Inuit do­ing time in re­motest Alaska

Amer­ica’s Hard­est Pris­ons 7.30pm, Na­tional Ge­o­graphic

The Weekend Australian - Review - - Tv -

THE Yupik peo­ple of south­west Alaska have some fa­mil­iar prob­lems. For hun­dreds of years the Inuit sur­vived by hunt­ing, fish­ing and trap­ping the coastal plains near the Kuskok­wim River. Then, some­time in the 1940s, bot­tled booze ar­rived in their small com­mu­ni­ties.

Ninety-five per cent of crimes in this re­mote area are now al­co­hol­re­lated and those who suc­cumb to the de­mon drink of­ten end up in area’s Yukon Kuskok­wim Cor­rec­tional Cen­tre in Bethel.

It may not be the world’s worst jail but it cer­tainly qual­i­fies as one of the most re­mote and for 18-year-old Billy Rivers it is an in­tim­i­dat­ing place.

Rivers is a re­peat of­fender, up on bur­glary charges and deal­ing with the adult jail sys­tem for the first time. De­spite fac­ing up to 16 years if con­victed, he is far from a hard­ened crim­i­nal and he knows he is highly vul­ner­a­ble as a young first-timer in an adult jail con­tain­ing some gen­uine bad cases.

He has an older sib­ling in YKCC whom he hoped would of­fer some pro­tec­tion but his brother is in ‘‘ the hole’’ and un­able to help. ‘‘ I want to go home,’’ Rivers cries. ‘‘ I miss my mum and dad al­ready.’’

Rivers’s case is one of sev­eral threads this lat­est episode in Na­tional Ge­o­graphic’s prison se­ries pulls to­gether to weave its story about an un­usual prison.

On the other side of the ledger, Alaska state troop­ers based near YKCC track down peo­ple such as Rivers by any means nec­es­sary. That may mean grab­bing ri­fles and hop­ping in a light air­craft to visit an iso­lated vil­lage amid the sod­den tun­dra or head­ing down­river on a boat. Each Yupik vil­lage has a vil­lage pub­lic safety of­fi­cer whose job it is to hold of­fend­ers or alert troop­ers to trou­ble. The VPSOs are alert to the fact they must live in the com­mu­nity and are of­ten called on to tar­get peo­ple who two weeks later may be com­ing out to res­cue them in a boat.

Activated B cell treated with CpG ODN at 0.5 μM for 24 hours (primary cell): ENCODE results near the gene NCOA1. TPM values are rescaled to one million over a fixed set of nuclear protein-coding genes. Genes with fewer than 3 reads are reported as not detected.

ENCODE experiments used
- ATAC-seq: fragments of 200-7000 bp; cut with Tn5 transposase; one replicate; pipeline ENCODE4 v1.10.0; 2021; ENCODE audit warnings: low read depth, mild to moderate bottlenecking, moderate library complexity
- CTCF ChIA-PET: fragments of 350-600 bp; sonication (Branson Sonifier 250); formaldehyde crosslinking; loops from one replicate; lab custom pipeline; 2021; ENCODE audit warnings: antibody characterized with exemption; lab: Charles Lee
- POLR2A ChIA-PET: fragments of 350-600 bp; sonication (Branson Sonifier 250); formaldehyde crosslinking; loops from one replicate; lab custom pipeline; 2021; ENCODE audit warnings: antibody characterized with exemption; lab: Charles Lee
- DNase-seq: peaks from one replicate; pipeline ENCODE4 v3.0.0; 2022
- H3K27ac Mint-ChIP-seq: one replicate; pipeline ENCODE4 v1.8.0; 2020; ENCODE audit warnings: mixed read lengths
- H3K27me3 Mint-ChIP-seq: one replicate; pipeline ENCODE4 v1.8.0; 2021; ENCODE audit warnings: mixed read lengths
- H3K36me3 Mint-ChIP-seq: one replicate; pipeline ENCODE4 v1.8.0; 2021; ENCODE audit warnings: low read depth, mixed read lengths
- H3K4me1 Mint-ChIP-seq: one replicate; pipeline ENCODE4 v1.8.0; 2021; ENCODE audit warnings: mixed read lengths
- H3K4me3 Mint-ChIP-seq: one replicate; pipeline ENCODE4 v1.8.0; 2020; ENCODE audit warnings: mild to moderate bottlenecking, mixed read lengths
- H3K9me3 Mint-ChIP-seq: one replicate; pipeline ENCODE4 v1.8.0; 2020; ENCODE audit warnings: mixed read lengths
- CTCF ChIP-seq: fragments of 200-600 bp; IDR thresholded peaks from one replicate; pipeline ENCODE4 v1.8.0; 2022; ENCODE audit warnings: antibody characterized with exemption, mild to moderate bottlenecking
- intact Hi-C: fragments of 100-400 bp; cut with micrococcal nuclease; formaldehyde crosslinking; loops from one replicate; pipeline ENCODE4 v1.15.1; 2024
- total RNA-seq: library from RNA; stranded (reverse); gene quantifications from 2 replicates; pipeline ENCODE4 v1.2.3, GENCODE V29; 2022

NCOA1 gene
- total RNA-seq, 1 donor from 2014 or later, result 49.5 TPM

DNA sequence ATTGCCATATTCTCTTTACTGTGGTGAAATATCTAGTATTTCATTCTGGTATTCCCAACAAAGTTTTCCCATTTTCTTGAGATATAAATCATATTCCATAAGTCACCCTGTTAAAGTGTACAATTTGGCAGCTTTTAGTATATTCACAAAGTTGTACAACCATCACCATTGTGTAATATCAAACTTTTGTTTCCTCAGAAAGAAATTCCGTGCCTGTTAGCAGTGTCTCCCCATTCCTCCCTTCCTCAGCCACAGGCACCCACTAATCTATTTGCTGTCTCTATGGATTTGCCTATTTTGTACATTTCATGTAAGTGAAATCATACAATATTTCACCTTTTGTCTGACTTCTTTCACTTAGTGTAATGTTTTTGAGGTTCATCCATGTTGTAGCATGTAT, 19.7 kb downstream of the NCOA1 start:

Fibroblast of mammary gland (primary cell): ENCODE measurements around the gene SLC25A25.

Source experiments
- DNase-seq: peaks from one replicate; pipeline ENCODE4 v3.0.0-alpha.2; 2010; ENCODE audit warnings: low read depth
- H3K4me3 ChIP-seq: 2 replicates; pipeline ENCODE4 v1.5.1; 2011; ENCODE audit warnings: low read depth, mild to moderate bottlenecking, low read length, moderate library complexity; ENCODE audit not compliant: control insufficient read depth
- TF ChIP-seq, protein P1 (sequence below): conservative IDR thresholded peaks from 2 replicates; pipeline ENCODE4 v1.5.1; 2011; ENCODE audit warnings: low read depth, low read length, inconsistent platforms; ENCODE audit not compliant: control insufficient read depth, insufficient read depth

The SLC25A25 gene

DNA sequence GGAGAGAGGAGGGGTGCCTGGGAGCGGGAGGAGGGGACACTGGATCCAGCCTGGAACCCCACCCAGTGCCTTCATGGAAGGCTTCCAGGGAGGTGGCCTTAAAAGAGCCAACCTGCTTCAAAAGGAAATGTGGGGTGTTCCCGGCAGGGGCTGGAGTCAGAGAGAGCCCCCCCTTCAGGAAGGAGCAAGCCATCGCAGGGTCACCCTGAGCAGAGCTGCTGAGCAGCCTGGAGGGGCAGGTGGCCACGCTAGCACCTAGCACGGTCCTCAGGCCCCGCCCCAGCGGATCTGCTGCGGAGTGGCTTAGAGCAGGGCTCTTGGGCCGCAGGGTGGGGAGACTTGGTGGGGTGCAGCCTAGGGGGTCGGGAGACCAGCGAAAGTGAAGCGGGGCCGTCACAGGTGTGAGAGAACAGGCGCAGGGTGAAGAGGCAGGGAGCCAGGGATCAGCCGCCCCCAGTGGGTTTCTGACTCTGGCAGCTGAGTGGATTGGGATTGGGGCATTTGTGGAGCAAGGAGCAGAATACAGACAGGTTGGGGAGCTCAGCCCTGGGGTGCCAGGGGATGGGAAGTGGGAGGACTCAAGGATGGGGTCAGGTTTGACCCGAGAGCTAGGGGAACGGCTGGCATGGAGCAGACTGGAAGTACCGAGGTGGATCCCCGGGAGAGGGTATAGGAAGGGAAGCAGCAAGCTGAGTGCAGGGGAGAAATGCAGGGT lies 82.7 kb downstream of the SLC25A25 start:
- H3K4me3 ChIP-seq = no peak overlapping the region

The troop­ers, too, are sen­si­tive to the com­mu­nity needs and ap­pear to take a softer ap­proach than some of their Rambo-like big city col­leagues.

But, as one of them notes, they still want to get back to their fam­i­lies alive at night and they are not go­ing to take any un­nec­es­sary risks. They go in armed, pro­tected by flak jack­ets and ready to open fire if the worst comes to the worst.

Not hav­ing seen other episodes from this se­ries, which fea­tures some of North Amer­ica’s most fear­some jails, my ini­tial fear was that this would be an­other sen­sa­tional made­for-ca­ble time-waster.

How­ever, this fear proved un­founded. The episode pro­vides an in­sight­ful and of­ten sym­pa­thetic over­view of a hu­man plight to which many in re­mote ar­eas can re­late.

Steve Creedy

Hu­man plight: In­mates ex­er­cise in Yukon Kuskok­wim Cor­rec­tional Cen­tre

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